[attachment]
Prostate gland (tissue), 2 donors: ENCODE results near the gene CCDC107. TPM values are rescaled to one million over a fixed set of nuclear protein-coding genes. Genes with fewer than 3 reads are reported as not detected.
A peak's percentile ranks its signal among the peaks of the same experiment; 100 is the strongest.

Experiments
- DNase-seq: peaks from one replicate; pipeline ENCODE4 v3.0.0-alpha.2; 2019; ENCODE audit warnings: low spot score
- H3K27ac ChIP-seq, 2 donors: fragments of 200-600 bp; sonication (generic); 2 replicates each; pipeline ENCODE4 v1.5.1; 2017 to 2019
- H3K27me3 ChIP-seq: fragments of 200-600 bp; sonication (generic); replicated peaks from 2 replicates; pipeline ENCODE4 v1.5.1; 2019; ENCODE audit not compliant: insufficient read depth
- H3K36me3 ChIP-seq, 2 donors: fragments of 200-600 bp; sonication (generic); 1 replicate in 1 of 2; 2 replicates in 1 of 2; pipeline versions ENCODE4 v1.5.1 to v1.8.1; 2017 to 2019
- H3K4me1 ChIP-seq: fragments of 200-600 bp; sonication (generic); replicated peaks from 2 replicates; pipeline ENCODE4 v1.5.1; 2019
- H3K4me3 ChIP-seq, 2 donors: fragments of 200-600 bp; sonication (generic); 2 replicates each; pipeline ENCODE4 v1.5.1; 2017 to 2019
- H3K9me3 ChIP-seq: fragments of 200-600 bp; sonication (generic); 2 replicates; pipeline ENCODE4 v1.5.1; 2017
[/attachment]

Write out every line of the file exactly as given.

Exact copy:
Prostate gland (tissue), 2 donors: ENCODE results near the gene CCDC107. TPM values are rescaled to one million over a fixed set of nuclear protein-coding genes. Genes with fewer than 3 reads are reported as not detected.
A peak's percentile ranks its signal among the peaks of the same experiment; 100 is the strongest.

Experiments
- DNase-seq: peaks from one replicate; pipeline ENCODE4 v3.0.0-alpha.2; 2019; ENCODE audit warnings: low spot score
- H3K27ac ChIP-seq, 2 donors: fragments of 200-600 bp; sonication (generic); 2 replicates each; pipeline ENCODE4 v1.5.1; 2017 to 2019
- H3K27me3 ChIP-seq: fragments of 200-600 bp; sonication (generic); replicated peaks from 2 replicates; pipeline ENCODE4 v1.5.1; 2019; ENCODE audit not compliant: insufficient read depth
- H3K36me3 ChIP-seq, 2 donors: fragments of 200-600 bp; sonication (generic); 1 replicate in 1 of 2; 2 replicates in 1 of 2; pipeline versions ENCODE4 v1.5.1 to v1.8.1; 2017 to 2019
- H3K4me1 ChIP-seq: fragments of 200-600 bp; sonication (generic); replicated peaks from 2 replicates; pipeline ENCODE4 v1.5.1; 2019
- H3K4me3 ChIP-seq, 2 donors: fragments of 200-600 bp; sonication (generic); 2 replicates each; pipeline ENCODE4 v1.5.1; 2017 to 2019
- H3K9me3 ChIP-seq: fragments of 200-600 bp; sonication (generic); 2 replicates; pipeline ENCODE4 v1.5.1; 2017